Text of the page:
Core Count vs Cache Size for Manycore Architectures in the Cloud

Unknown author (2010-02-11)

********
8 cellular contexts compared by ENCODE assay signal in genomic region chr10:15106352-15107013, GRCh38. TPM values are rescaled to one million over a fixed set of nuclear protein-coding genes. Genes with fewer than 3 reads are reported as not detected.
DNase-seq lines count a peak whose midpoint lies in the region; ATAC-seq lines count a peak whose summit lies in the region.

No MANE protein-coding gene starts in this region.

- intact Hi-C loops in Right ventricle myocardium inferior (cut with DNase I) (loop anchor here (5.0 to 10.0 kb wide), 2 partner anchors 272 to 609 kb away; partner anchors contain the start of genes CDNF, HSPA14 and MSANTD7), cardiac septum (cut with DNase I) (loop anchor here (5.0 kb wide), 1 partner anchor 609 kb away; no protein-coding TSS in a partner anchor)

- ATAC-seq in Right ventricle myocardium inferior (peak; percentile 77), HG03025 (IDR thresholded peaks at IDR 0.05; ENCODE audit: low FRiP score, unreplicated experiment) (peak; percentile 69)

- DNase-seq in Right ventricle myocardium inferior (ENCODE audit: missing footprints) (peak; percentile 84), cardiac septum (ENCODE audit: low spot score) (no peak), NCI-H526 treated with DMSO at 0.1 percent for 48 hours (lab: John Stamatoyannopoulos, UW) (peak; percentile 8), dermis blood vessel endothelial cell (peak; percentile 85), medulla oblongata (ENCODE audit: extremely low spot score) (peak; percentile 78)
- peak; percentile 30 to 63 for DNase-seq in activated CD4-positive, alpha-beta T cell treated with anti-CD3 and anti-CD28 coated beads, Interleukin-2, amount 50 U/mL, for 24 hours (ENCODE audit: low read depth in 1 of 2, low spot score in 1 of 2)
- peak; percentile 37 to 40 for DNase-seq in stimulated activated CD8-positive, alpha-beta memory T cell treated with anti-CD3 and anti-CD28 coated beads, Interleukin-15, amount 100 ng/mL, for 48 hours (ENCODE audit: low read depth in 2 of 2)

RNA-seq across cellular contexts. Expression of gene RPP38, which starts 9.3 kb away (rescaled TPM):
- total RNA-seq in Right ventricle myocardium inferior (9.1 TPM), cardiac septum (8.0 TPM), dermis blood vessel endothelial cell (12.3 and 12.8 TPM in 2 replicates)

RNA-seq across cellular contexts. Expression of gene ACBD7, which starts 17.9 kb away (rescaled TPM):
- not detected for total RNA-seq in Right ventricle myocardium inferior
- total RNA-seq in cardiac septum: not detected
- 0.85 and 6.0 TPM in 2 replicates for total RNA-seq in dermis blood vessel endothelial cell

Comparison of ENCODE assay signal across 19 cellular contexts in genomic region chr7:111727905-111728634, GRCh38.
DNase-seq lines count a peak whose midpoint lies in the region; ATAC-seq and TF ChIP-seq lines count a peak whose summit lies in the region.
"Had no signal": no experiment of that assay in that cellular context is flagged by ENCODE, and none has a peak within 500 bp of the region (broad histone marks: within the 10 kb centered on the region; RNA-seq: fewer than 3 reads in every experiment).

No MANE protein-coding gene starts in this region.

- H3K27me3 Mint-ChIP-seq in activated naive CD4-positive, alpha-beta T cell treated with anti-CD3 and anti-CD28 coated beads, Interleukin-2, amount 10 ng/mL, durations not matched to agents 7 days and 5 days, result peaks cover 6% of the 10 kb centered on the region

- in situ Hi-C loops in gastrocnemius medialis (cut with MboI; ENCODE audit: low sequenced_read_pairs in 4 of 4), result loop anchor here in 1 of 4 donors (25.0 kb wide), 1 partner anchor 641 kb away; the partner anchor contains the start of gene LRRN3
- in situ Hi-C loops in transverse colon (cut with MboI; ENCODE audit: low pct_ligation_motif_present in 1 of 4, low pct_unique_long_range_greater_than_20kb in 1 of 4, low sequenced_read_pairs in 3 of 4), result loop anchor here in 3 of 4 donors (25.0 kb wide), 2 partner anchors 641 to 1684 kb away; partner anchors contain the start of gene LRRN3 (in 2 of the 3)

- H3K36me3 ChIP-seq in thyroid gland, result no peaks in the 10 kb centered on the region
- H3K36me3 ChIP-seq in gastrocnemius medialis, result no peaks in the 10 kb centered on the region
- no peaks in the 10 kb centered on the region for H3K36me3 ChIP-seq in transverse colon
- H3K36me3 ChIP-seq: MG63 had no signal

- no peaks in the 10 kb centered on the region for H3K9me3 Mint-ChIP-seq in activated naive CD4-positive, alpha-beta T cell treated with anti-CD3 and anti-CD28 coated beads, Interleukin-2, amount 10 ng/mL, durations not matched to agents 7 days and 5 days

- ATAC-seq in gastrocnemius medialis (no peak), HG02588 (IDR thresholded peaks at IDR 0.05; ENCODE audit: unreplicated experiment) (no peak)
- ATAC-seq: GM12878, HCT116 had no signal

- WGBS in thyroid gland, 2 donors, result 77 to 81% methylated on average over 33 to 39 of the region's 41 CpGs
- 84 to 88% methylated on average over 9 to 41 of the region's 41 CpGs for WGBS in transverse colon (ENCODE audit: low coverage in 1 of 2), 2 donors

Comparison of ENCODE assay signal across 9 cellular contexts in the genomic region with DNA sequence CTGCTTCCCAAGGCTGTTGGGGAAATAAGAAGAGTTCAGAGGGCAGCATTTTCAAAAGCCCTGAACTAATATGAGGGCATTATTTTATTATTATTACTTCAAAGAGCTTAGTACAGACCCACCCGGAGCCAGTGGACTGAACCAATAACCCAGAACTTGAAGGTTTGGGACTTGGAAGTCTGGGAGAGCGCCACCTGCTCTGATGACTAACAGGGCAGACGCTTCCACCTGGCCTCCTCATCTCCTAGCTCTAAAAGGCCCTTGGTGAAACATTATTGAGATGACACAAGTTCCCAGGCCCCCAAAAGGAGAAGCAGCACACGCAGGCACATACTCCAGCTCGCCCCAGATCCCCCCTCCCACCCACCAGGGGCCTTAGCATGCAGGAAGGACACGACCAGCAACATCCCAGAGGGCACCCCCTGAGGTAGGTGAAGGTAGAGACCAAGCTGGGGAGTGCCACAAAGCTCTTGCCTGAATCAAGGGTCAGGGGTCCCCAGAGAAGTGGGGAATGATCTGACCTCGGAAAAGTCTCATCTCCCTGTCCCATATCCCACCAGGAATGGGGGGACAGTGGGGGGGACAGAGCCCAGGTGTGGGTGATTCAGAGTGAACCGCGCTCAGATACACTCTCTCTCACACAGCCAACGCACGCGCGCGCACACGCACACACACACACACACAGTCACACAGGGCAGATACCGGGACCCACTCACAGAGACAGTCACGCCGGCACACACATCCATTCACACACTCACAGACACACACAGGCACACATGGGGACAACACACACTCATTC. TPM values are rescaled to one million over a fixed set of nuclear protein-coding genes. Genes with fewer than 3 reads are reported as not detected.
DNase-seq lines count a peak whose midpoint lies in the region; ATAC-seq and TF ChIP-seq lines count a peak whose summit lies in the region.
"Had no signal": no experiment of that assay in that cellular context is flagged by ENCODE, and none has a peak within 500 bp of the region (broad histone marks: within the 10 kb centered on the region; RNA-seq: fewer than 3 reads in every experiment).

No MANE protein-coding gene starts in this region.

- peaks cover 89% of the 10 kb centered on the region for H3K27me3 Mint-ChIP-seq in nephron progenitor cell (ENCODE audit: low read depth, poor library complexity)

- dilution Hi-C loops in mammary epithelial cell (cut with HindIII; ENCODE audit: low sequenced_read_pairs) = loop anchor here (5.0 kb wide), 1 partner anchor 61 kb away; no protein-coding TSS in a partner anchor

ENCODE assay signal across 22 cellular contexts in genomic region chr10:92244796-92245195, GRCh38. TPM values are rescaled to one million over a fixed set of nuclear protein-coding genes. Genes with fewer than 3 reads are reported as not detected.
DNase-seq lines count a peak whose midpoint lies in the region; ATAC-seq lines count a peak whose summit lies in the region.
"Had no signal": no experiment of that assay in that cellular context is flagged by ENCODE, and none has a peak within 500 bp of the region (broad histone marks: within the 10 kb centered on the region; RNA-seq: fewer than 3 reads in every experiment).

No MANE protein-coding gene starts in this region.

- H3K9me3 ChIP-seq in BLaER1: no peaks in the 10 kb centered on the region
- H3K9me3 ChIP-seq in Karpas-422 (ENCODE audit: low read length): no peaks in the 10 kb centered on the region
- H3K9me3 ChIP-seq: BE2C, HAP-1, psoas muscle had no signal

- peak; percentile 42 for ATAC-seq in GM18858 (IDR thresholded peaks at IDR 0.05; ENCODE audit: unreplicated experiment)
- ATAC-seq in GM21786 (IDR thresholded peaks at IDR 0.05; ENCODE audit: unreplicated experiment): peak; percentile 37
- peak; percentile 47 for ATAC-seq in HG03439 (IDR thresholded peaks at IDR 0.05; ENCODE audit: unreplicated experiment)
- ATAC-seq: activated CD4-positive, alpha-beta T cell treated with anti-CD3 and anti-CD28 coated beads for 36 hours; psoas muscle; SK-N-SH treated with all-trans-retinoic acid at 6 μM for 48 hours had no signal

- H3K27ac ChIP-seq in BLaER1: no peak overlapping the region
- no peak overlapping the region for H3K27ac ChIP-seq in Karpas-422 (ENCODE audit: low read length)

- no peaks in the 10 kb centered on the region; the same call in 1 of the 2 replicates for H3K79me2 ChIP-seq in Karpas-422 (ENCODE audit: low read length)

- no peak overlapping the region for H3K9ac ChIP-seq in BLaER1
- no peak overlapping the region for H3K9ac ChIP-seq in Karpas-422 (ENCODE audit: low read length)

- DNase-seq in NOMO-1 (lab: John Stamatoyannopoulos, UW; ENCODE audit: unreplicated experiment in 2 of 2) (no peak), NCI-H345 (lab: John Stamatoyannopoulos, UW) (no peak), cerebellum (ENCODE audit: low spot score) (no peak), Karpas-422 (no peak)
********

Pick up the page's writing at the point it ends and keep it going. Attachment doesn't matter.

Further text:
The number of cores which fit on a single chip is growing at an exponential rate while off-chip main memory bandwidth is growing at a linear rate at best. This core count to off-chip bandwidth disparity causes per-core memory bandwidth to decrease as process technology advances. Continuing per-core off-chip bandwidth reduction will cause multicore and manycore chip architects to rethink the optimal grain size of a core and the on-chip cache configuration in order to save main memory bandwidth. This work introduces an analytic model to study the tradeoffs of utilizing increased chip area for larger caches versus more cores. We focus this study on constructing manycore architectures well suited for the emerging application space of cloud computing where many independent applications are consolidated onto a single chip. This cloud computing application mix favors small, power-efficient cores. The model is exhaustively evaluated across a large range of cache and core-count configurations utilizing SPEC Int 2000 miss rates and CACTI timing and area models to determine the optimal cache configurations and the number of cores across four process nodes. The model maximizes aggregate computational throughput and is applied to SRAM and logic process DRAM caches. As an example, our study demonstrates that the optimal manycore configuration in the 32nm node for a 200 mm^2 die uses on the order of 158 cores, with each core containing a 64KB L1I cache, a 16KB L1D cache, and a 1MB L2 embedded-DRAM cache. This study finds that the optimal cache size will continue to grow as process technology advances, but the tradeoff between more cores and larger caches is a complex tradeoff in the face of limited off-chip bandwidth and the non-linearities of cache miss rates and memory controller queuing delay.